Indeed, one analysis concludes that the possession of the British West Indies had the effect of retarding the growth of Great Britain’s economy. The “income of Englishmen would have been at least £500,000 higher in the absence of the West Indies from the empire”.[18] If slavery was the engine of Great Britain’s wealth, why are other societies that practised slavery not as wealthy? The British Empire required steam and steel ships after the industrial revolution had already begun; in short, slavery and empire happened because Britain was already comparatively wealthy relative to other states, not because of it.

History is essential, and these debates are ongoing. Still, the claim of the collective guilt or that cultural institutions should continue to self-flagellate is a simplistic narrative weaponised by activists to provide a moral impetus to their broader goals of political transformation.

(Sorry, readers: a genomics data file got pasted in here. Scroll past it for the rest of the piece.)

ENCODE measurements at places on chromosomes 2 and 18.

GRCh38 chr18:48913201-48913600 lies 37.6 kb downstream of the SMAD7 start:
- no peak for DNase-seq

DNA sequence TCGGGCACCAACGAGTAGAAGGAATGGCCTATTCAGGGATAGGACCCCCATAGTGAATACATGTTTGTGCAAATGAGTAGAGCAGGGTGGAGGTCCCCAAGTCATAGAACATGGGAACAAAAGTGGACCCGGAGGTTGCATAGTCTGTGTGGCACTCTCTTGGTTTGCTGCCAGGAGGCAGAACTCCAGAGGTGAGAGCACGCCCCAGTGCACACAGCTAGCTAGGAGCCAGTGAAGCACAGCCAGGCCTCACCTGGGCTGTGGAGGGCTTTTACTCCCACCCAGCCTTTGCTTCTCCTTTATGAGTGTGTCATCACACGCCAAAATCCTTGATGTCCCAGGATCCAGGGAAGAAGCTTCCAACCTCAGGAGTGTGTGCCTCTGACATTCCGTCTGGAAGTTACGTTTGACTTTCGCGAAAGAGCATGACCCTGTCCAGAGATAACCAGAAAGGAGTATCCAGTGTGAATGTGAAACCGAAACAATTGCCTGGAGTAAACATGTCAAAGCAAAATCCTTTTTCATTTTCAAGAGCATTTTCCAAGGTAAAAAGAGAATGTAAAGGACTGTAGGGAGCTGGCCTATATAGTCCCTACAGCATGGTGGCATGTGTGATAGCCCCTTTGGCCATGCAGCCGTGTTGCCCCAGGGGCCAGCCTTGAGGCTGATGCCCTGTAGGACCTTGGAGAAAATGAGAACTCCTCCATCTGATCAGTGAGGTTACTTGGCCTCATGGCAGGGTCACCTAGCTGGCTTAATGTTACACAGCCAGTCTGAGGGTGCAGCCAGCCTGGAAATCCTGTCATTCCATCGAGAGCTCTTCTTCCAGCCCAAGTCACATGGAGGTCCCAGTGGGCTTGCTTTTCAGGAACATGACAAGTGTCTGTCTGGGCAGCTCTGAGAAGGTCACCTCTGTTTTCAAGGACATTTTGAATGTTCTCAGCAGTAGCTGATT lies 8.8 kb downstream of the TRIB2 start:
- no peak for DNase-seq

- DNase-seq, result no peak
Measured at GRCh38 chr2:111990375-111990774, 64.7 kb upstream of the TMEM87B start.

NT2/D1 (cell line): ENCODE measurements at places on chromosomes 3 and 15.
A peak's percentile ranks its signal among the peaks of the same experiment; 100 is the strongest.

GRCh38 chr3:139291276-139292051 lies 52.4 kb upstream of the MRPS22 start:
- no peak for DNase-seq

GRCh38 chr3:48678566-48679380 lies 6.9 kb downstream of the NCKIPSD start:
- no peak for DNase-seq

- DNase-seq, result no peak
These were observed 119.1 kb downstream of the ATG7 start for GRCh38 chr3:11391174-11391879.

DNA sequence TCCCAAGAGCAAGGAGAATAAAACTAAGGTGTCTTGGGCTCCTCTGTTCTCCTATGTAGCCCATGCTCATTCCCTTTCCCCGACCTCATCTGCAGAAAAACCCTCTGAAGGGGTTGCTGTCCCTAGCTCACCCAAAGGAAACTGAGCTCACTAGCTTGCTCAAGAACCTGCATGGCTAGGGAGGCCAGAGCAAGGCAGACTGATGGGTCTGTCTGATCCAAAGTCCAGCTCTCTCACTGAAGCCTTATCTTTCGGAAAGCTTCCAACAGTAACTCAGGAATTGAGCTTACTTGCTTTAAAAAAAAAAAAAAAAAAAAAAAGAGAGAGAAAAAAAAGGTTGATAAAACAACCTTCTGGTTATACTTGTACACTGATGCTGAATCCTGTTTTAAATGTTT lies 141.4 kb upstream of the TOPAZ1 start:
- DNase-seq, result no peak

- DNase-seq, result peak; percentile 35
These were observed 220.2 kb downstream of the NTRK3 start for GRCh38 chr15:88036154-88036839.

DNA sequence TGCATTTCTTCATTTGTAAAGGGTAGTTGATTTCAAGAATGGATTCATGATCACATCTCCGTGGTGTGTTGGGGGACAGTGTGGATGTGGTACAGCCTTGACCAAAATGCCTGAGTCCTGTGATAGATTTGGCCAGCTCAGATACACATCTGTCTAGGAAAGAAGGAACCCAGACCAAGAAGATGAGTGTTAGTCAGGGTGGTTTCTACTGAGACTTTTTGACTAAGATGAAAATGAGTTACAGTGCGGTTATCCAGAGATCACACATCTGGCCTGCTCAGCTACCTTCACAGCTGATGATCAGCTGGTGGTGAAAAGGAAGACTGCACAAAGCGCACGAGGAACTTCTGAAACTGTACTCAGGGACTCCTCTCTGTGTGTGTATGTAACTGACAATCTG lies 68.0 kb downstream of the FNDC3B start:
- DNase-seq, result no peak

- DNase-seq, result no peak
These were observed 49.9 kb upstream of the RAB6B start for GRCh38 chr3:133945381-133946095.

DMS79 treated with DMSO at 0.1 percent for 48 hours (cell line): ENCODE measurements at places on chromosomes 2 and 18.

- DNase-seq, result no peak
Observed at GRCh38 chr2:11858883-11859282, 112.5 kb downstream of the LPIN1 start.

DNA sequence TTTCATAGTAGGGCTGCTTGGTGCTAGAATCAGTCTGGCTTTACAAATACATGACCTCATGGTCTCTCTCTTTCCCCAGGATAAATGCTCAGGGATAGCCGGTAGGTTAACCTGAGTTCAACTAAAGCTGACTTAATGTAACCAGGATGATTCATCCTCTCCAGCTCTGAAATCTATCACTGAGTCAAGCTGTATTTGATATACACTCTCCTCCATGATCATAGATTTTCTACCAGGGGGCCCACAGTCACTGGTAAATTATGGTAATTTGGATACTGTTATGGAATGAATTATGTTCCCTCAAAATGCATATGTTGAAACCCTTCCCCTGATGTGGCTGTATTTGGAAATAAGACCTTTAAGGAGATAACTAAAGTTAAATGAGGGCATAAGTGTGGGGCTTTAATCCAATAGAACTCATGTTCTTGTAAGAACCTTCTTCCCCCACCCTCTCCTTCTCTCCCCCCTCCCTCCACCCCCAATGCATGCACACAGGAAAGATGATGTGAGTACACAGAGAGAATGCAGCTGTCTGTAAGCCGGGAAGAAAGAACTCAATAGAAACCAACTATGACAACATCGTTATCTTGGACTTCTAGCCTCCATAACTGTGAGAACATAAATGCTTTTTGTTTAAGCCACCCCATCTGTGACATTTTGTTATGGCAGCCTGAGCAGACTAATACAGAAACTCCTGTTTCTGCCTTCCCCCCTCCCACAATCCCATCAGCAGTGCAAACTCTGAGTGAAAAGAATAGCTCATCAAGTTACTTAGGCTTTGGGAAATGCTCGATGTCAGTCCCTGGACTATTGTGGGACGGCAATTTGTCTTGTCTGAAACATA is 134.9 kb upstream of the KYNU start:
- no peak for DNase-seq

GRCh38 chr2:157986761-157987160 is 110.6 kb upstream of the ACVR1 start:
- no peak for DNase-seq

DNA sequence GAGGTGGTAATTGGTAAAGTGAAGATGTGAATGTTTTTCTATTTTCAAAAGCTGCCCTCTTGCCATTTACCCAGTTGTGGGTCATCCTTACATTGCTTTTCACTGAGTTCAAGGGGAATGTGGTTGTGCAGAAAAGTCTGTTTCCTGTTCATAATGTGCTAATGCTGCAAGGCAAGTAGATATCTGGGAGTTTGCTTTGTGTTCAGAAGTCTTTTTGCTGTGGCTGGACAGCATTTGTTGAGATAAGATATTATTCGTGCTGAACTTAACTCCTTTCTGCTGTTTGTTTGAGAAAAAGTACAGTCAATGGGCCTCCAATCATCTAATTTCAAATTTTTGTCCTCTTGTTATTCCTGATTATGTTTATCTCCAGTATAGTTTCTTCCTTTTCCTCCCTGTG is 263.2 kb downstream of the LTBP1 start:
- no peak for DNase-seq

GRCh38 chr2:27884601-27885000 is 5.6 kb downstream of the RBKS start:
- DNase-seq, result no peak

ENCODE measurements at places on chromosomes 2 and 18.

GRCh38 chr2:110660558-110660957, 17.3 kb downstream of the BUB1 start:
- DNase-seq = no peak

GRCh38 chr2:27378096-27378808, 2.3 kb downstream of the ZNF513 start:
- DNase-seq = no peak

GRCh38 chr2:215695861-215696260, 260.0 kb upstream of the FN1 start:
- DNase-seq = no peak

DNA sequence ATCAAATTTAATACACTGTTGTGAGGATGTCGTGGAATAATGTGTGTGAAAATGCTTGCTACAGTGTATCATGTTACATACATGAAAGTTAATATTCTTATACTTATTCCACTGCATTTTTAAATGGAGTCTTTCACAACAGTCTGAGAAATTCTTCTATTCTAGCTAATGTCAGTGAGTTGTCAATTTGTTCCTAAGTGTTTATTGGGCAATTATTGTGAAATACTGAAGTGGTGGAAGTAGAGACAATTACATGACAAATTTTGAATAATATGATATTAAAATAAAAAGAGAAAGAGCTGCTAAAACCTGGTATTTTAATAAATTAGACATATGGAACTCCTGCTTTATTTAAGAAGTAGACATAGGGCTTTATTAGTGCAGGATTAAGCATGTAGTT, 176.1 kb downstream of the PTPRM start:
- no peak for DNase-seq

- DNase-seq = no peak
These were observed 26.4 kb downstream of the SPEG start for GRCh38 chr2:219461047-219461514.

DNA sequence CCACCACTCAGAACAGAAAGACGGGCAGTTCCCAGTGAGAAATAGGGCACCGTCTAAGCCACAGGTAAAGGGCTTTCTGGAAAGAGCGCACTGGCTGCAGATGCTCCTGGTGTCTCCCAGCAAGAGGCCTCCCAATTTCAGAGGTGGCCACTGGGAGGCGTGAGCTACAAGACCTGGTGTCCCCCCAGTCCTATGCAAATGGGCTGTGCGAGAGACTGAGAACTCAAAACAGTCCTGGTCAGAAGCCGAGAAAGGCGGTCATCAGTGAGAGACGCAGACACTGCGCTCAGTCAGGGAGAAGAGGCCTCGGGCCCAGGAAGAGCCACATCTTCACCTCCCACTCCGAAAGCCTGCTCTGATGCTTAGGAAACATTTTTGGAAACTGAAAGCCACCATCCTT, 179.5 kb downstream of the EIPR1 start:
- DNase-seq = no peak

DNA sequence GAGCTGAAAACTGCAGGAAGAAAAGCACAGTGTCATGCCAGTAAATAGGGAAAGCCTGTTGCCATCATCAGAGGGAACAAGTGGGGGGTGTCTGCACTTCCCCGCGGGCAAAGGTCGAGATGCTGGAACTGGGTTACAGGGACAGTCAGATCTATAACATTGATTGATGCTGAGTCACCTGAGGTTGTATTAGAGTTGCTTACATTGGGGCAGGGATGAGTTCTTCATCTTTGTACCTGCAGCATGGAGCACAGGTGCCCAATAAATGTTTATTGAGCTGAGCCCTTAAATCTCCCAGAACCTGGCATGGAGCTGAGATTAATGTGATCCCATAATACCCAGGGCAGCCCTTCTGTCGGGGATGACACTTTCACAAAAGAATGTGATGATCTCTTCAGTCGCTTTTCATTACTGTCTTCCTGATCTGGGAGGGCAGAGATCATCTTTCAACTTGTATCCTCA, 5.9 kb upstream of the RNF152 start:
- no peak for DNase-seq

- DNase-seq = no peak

[1] Andrews, Kehinde. The New Age of Empire: How Racism and Colonialism Still Rule the World. Allen Lane, Penguin Books., 2021; for more in this genre see Andrews, Kehinde. Empire 2.0. PublicAffairs, 2020; Sanghera, Sathnam. Empireland: How Imperialism Has Shaped Modern Britain. Penguin UK, 2021; Gopal, Priyamvada. Insurgent Empire: Anticolonial Resistance and British Dissent. Verso Books, 2019.

[2] PBS NewsHour. ‘How the West Got Rich and Modern Capitalism Was Born’, 13 February 2015. https://www.pbs.org/newshour/nation/west-got-rich-modern-capitalism-born.

[3] ‘Against Decolonisation: Taking African Agency Seriously (African Arguments): Amazon.Co.Uk: Táíwò, Olúfẹ́mi: 9781787386921: Books’. n.d. Accessed 23 June 2022. https://www.amazon.co.uk/Against-Decolonisation-African-Seriously-Arguments/dp/1787386929.